At Suda Bay the air was heavy with smoke. Fumes from burning oil belched in thick plumes into the sky, until it seemed that the sun itself was shrouded with a black mantle and the waters of the bay grew dark and sullen. The picture of Suda Bay was painted anew-a dark, forbidding sky, the crisp air now stale with the smell of burning, the green of the olive-trees darkened, the hills barely visible through the smoke, and the once-blue water filthy with scum and oil and debris.

And offshore the Navy waited. Through the long night of 20 May they prowled in search of enemy shipping, but found none. Then, as they moved out into the Aegean at daylight, German bombers greeted them with a four-hour raid. At noon Perth sighted a caique manned by troops who had already hoisted a white flag. Some of the soldiers, who were obviously German, lowered a boat, and made signs that they were abandoning ship. Soon the deck was clear, but Perth was not deceived, and a few rounds were fired from the multiple pom-poms.
Then, from the holds of the caique, Germans came pouring, their hands raised. They swarmed over the deck like ants, flung themselves into the water. When the last soldier had left, Perth sank the caique with a single shot from a 4-inch gun.

Perth was dive-bombed continually from dawn next day and more than one hundred bombs fell close to the ship's side before the Australian cruiser joined the main battle fleet. The Germans, facing no fighter opposition, swooped down at will. Yet they scored no hits. There was no respite at night, either, for E-boats dashed out in a series of determined attacks which suddenly ceased when three of the eight were blown to fragments.

In the morning of 22 May the Royal Navy suffered its first casualty since the battle for Crete actually began. The destroyer Juno was directly hit by a stick of bombs in Kaso Strait, and sank within seventy seconds.

The German attempt at a sea-borne invasion was made that night. From their newly won bases in the north the Nazis sailed in Greek fishing-boats, small merchant ships and destroyers-six thousand trained invasion troops packed shoulder to shoulder in every type of craft.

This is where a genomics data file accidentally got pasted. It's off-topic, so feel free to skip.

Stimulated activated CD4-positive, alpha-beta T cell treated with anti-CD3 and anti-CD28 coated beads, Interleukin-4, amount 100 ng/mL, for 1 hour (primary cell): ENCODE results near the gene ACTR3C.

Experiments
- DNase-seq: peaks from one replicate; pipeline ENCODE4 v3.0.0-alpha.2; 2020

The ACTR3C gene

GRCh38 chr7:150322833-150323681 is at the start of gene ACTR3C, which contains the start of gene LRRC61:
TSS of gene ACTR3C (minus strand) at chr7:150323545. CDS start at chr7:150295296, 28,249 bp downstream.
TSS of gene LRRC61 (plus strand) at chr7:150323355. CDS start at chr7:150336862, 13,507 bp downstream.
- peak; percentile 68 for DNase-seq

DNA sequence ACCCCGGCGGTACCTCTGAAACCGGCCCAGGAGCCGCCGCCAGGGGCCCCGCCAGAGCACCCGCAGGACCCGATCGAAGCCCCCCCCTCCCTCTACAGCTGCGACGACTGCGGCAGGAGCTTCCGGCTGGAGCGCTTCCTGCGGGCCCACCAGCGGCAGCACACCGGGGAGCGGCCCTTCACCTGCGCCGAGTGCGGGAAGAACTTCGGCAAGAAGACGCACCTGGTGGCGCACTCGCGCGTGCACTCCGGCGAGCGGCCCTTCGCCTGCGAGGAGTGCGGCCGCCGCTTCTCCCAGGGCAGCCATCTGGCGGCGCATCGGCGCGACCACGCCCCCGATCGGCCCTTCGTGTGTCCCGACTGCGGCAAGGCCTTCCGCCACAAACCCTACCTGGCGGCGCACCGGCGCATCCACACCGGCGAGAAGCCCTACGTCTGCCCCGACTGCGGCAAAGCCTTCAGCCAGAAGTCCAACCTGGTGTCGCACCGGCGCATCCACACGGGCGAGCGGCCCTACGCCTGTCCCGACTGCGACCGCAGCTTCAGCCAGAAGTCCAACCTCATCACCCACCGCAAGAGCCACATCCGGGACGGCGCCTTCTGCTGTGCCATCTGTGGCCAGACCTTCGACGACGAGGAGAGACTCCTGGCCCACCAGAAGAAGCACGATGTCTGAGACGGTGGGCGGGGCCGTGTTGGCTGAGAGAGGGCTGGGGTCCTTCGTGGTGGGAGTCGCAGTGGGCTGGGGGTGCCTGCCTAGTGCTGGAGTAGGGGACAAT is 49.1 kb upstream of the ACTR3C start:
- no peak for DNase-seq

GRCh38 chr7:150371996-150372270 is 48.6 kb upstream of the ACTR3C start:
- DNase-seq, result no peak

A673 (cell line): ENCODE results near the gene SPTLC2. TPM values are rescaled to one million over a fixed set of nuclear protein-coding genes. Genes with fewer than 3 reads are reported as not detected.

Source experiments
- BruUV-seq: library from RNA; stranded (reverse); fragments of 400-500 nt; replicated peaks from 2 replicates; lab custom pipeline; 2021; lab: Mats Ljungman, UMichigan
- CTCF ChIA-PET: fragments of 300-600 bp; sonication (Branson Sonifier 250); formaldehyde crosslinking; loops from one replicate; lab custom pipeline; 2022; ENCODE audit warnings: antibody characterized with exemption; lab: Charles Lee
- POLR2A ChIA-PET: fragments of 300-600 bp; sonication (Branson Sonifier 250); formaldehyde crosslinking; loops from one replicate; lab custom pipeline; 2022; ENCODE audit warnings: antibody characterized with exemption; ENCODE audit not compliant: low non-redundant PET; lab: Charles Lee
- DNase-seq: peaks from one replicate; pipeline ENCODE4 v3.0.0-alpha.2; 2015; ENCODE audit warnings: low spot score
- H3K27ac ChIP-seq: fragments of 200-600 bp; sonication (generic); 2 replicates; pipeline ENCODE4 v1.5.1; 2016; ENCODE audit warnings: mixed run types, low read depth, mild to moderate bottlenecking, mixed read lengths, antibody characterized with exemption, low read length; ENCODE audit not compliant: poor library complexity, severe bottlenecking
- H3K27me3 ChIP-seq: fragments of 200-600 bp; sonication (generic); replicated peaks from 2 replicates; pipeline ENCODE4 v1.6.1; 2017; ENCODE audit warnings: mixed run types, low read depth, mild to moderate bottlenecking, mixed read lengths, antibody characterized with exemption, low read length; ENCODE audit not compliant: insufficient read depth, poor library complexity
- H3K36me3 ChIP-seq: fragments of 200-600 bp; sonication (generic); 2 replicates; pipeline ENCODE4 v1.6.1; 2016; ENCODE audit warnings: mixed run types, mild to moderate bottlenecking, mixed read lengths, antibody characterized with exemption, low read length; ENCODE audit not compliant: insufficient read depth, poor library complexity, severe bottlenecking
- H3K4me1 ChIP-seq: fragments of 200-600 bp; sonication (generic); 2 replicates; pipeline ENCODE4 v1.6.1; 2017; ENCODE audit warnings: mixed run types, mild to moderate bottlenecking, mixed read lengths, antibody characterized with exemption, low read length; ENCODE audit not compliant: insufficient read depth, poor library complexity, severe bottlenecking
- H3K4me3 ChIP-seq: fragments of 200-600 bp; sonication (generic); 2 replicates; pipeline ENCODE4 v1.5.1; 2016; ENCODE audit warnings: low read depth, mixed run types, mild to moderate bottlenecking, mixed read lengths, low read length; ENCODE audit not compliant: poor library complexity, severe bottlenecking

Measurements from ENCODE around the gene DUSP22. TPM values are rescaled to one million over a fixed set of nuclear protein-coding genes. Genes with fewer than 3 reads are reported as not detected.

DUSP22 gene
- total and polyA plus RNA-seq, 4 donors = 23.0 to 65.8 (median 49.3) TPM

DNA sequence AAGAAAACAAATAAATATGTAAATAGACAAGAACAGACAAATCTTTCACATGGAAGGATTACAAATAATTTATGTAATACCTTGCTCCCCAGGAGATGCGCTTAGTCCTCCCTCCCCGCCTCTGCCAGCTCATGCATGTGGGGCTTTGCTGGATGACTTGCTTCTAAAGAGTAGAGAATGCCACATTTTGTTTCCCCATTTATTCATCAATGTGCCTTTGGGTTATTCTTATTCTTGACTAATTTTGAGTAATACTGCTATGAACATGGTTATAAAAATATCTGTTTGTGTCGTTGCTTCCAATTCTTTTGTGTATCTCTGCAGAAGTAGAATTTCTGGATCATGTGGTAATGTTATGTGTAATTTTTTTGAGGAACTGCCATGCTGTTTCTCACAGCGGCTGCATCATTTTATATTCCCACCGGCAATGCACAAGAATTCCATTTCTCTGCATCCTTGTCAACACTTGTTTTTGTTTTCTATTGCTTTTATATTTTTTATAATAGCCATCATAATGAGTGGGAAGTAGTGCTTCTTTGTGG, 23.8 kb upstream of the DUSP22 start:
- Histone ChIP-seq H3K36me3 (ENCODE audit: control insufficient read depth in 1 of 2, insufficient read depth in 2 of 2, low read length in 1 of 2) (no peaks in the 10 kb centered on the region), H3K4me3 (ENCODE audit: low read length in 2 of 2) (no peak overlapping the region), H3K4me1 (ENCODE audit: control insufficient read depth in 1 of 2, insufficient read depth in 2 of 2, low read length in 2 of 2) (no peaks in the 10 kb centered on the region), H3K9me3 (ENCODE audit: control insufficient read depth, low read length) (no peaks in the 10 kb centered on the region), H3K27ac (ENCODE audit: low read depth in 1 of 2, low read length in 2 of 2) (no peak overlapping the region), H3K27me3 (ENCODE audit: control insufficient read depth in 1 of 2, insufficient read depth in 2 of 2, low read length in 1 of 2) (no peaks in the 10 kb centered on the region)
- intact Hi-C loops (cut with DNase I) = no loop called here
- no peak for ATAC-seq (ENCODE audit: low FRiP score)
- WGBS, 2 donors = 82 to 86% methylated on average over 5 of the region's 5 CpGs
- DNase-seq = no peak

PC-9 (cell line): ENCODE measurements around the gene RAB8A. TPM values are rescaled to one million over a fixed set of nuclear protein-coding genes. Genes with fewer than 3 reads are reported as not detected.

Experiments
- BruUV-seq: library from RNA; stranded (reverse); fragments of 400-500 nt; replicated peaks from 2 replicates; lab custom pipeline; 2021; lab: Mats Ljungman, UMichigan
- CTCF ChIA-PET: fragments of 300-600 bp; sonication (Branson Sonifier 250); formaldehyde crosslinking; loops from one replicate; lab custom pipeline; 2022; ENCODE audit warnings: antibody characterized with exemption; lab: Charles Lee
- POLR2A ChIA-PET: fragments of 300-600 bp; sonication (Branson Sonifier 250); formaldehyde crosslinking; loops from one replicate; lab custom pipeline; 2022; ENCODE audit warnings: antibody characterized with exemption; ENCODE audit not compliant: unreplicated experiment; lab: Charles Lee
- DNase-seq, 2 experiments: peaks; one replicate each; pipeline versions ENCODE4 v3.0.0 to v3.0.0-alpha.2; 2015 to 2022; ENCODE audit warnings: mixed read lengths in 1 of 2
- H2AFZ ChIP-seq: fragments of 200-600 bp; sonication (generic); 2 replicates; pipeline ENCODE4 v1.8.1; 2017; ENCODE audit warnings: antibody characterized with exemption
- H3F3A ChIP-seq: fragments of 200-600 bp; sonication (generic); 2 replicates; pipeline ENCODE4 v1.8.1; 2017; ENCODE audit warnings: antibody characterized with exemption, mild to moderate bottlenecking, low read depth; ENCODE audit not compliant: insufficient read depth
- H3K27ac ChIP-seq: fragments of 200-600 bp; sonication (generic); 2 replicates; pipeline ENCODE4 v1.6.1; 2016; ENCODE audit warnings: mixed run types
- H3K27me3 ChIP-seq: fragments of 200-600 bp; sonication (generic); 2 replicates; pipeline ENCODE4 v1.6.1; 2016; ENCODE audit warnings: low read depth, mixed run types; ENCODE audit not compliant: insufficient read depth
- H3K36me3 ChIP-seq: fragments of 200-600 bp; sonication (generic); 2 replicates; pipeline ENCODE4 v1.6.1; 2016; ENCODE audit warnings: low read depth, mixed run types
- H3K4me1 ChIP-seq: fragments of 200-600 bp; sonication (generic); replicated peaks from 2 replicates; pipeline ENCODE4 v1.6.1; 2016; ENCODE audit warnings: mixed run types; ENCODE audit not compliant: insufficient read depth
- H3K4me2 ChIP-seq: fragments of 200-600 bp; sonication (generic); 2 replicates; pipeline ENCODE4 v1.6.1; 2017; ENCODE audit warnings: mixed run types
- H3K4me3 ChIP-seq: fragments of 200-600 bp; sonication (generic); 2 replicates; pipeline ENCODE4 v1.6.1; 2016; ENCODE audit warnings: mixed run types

At 11 p.m. British destroyers, scouting ahead of the cruisers, sighted a darkened ship, and immediately opened fire. Salvo after salvo poured into the merchant ship and its human freight. Soon it blazed from stem to stem, a fiery torch providing the light in which British ships could distinguish the enemy.

A British cruiser captain, who told his story later, said that the first ship they sighted was a destroyer.

'We altered course and entered the fray. The destroyer's identity was doubtful, but a searchlight picked out her immaculate paintwork, indicative of months in harbour. We opened fire. The Italian launched five torpedoes, then blew up as she was struck by a full 6-inch. broadside. She never fired throughout the engagement."

The slaughter continued endlessly. British cruisers steamed among the caiques, blasting them to pieces with 4-inch guns and tearing great holes in them with shattering fire from multiple pom-poms. Destroyers, who had accounted for another transport, rammed and sank small boats laden with screaming Germans. The sea boiled with the explosion of shells and the screams of the wounded and terrified pierced the crashing thunder of the guns.

Some of the caiques flew the Greek flag although Nazi soldiers could be seen on deck. The Germans were mown down by fire from pom-poms, machine guns of every type and calibre, and even by rifle fire. Their boats, holed and splintered, overturned and sank, or wallowed helplessly until they were crushed and torn by the lean, sharp bows of racing destroyers. The water was dotted with bobbing, oil-covered bodies.